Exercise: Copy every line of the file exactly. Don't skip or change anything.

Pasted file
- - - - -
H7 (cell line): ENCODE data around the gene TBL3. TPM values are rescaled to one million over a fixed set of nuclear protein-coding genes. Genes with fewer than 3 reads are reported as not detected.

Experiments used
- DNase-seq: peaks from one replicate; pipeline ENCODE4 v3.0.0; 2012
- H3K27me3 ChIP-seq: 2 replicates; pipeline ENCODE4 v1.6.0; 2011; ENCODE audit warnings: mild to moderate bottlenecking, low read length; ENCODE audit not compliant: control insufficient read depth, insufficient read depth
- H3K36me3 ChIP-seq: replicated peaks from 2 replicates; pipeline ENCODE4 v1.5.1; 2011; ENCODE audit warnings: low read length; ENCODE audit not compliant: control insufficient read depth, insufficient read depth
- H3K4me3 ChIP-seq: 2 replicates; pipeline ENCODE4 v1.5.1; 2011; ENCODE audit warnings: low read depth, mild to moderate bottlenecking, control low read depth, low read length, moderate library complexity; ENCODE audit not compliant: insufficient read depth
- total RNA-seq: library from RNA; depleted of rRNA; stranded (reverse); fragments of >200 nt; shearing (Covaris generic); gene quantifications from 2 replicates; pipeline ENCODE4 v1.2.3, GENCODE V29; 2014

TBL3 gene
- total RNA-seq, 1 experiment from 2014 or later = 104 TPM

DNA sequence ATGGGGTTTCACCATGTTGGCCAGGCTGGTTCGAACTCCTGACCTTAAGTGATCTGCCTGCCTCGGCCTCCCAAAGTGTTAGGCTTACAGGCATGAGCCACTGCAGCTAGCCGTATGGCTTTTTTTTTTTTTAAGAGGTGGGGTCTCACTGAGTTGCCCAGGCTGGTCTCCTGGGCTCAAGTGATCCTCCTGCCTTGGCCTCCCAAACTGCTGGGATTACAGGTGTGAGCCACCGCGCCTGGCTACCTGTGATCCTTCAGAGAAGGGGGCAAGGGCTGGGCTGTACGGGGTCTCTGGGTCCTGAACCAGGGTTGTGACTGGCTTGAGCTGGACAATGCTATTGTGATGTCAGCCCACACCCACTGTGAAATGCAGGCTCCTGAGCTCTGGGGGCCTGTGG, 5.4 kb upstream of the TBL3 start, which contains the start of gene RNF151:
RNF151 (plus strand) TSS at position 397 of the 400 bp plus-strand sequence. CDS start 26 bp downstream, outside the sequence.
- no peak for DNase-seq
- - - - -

H7 (cell line): ENCODE data around the gene TBL3. TPM values are rescaled to one million over a fixed set of nuclear protein-coding genes. Genes with fewer than 3 reads are reported as not detected.

Experiments used
- DNase-seq: peaks from one replicate; pipeline ENCODE4 v3.0.0; 2012
- H3K27me3 ChIP-seq: 2 replicates; pipeline ENCODE4 v1.6.0; 2011; ENCODE audit warnings: mild to moderate bottlenecking, low read length; ENCODE audit not compliant: control insufficient read depth, insufficient read depth
- H3K36me3 ChIP-seq: replicated peaks from 2 replicates; pipeline ENCODE4 v1.5.1; 2011; ENCODE audit warnings: low read length; ENCODE audit not compliant: control insufficient read depth, insufficient read depth
- H3K4me3 ChIP-seq: 2 replicates; pipeline ENCODE4 v1.5.1; 2011; ENCODE audit warnings: low read depth, mild to moderate bottlenecking, control low read depth, low read length, moderate library complexity; ENCODE audit not compliant: insufficient read depth
- total RNA-seq: library from RNA; depleted of rRNA; stranded (reverse); fragments of >200 nt; shearing (Covaris generic); gene quantifications from 2 replicates; pipeline ENCODE4 v1.2.3, GENCODE V29; 2014

TBL3 gene
- total RNA-seq, 1 experiment from 2014 or later = 104 TPM

DNA sequence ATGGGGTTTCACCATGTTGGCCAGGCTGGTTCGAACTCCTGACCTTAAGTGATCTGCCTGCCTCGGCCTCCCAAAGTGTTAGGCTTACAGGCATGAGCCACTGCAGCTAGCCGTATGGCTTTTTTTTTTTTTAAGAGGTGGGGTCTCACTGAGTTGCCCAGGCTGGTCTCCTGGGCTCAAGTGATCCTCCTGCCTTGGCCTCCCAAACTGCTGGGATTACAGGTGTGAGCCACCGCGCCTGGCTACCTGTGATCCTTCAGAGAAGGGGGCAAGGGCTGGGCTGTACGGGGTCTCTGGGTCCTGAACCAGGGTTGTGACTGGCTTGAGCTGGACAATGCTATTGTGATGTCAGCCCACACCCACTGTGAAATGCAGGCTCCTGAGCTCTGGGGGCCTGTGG, 5.4 kb upstream of the TBL3 start, which contains the start of gene RNF151:
RNF151 (plus strand) TSS at position 397 of the 400 bp plus-strand sequence. CDS start 26 bp downstream, outside the sequence.
- no peak for DNase-seq